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Vocalist Survival Guide in the Music Industry

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Music Gateway Team

24.10.2016

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Vocalist Survival Guide in the Music Industry- By Caren Jackson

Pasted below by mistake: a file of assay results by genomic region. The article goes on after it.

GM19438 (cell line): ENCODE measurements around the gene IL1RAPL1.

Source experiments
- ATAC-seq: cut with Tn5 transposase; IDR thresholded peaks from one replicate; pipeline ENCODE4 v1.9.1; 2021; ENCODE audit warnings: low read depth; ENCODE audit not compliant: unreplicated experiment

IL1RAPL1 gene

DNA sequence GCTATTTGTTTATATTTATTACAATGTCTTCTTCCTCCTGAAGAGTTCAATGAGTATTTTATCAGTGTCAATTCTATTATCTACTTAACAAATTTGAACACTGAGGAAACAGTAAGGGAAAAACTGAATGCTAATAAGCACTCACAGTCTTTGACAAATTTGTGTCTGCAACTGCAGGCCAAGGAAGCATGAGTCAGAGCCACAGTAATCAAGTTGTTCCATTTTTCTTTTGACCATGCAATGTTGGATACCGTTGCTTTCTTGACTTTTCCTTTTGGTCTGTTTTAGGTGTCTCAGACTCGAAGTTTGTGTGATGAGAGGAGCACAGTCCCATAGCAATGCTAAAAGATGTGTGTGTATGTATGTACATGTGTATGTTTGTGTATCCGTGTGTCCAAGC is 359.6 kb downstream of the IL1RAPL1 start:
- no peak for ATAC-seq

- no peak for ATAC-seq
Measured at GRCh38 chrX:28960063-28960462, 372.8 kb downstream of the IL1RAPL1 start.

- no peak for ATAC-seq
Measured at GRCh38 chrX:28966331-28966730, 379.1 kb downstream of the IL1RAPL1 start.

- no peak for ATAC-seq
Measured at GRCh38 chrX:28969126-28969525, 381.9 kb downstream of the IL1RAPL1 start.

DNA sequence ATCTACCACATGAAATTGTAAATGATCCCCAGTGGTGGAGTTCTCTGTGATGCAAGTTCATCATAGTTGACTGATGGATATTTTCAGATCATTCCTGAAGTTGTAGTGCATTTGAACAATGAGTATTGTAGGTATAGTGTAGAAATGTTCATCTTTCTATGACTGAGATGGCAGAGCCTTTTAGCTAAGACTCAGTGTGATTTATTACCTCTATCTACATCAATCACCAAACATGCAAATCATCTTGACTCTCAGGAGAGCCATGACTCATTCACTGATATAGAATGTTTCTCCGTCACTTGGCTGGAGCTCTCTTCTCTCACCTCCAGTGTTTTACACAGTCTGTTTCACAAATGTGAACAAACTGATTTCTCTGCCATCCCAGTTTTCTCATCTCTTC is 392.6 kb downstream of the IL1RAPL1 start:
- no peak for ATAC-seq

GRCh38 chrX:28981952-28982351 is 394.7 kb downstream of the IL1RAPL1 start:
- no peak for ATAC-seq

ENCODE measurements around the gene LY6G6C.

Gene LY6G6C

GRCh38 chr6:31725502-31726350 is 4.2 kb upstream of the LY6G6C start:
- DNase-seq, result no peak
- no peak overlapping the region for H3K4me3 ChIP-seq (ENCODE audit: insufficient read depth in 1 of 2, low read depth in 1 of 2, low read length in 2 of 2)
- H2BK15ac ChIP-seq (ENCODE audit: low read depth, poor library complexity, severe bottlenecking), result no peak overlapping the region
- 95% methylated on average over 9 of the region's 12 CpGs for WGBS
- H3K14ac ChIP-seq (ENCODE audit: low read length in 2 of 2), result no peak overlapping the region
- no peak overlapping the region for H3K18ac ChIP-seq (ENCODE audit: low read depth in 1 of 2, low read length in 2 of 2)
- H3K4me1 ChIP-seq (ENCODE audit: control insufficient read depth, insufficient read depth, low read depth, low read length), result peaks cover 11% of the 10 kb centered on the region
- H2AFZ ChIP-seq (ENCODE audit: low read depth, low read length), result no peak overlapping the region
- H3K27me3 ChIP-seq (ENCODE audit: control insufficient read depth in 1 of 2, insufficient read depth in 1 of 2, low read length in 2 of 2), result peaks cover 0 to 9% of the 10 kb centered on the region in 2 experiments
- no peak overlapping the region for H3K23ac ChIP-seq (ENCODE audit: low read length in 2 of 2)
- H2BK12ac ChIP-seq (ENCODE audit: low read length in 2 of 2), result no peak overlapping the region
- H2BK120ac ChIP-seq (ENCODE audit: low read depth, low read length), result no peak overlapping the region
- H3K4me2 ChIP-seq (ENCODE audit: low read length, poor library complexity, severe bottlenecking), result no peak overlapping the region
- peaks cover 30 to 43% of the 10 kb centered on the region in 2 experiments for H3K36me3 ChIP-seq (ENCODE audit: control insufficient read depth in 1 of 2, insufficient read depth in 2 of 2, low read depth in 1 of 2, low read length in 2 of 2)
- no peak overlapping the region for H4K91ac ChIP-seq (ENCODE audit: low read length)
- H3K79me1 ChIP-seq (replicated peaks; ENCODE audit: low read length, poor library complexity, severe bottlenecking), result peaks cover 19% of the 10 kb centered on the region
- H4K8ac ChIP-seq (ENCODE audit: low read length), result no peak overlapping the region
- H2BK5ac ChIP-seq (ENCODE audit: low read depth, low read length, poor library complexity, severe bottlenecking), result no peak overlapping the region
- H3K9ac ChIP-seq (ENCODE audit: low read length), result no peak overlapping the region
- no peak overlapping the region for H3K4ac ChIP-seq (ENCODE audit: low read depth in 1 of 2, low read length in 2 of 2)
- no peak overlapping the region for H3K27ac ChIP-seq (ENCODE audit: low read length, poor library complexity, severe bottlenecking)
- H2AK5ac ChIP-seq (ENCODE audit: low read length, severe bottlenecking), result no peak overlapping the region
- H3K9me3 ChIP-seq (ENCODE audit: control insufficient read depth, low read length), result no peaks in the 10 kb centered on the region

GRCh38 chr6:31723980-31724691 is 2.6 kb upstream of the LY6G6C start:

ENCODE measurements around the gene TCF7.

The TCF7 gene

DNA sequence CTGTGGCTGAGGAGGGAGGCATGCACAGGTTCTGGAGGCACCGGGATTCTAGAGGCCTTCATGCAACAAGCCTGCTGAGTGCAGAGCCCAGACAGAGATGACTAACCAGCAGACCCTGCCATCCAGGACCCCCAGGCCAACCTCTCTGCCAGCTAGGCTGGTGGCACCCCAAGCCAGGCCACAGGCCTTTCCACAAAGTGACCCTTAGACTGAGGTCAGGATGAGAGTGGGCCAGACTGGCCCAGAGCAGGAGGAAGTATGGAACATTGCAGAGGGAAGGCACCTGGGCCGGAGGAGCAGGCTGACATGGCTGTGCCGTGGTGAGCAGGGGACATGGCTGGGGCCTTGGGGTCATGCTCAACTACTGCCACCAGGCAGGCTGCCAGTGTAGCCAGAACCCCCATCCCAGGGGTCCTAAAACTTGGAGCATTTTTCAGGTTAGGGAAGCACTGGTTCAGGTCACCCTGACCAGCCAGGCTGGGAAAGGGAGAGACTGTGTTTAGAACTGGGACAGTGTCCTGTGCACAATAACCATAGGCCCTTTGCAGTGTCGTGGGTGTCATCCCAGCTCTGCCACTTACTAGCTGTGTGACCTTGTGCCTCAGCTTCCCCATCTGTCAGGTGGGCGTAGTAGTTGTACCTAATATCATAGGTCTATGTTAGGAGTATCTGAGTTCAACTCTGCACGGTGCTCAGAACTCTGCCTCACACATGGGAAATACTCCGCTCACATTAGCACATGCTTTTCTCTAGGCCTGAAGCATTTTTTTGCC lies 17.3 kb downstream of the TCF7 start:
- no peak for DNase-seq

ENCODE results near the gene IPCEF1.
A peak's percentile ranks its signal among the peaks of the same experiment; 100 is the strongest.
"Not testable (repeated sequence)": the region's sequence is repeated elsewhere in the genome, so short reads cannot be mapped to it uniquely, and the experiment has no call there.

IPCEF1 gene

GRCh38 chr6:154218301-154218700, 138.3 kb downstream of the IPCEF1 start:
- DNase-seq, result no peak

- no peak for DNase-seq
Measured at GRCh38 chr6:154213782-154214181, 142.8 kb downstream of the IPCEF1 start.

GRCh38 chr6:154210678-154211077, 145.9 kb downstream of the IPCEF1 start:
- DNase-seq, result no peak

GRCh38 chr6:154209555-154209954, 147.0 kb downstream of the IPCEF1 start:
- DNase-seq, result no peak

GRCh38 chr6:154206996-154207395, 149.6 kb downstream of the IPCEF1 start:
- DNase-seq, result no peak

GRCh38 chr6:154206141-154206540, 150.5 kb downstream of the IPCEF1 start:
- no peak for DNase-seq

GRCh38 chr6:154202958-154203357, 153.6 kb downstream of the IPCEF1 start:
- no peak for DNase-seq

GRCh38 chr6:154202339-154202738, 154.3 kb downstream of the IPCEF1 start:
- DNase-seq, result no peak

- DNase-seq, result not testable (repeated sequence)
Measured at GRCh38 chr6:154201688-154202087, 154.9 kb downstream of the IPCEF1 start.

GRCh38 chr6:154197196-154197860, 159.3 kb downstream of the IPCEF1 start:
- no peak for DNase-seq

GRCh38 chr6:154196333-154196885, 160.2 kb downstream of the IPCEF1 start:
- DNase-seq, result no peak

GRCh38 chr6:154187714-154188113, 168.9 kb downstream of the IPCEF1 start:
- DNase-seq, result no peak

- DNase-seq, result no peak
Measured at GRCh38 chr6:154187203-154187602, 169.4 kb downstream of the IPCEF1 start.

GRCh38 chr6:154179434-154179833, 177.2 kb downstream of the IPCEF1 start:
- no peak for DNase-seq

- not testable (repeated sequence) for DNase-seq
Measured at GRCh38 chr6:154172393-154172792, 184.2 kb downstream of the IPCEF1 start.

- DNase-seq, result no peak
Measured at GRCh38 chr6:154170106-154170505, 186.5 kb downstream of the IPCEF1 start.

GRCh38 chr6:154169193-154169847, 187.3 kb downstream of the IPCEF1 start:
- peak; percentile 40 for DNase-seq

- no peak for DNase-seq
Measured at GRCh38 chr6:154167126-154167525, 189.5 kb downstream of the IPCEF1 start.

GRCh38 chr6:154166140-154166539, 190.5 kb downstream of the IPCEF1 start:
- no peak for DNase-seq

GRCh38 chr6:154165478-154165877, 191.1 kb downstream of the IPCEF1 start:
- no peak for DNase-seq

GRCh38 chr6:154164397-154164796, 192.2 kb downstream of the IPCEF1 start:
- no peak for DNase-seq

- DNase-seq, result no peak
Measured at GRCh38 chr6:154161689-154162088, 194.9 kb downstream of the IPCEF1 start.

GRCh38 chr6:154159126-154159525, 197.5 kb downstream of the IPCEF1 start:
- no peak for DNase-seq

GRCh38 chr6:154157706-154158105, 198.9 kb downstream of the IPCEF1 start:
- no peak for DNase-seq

A lot of singers would agree, nothing’s better than performing on stage. Walking up to the mic under a warm spotlight, and letting your vocals soar to a sea of people can be an adrenaline rush even euphoric.  Being able to work every day as a Professional Singer is the pinnacle of any vocalist’s career.  The road to breaking in the music industry can be tricky, and every artist experience is unique.   Some say its who you know, luck and some say it’s your talent that will get you to the other side.  Competition is tough, there are always new artist vying for a chance to break into the music Industry.  For me I find the more I put myself out there, the more I get exposed to the industry and industry players.  There are some ways to get noticed some of them include making a professional demo/ep, live performances, finding management, and networking.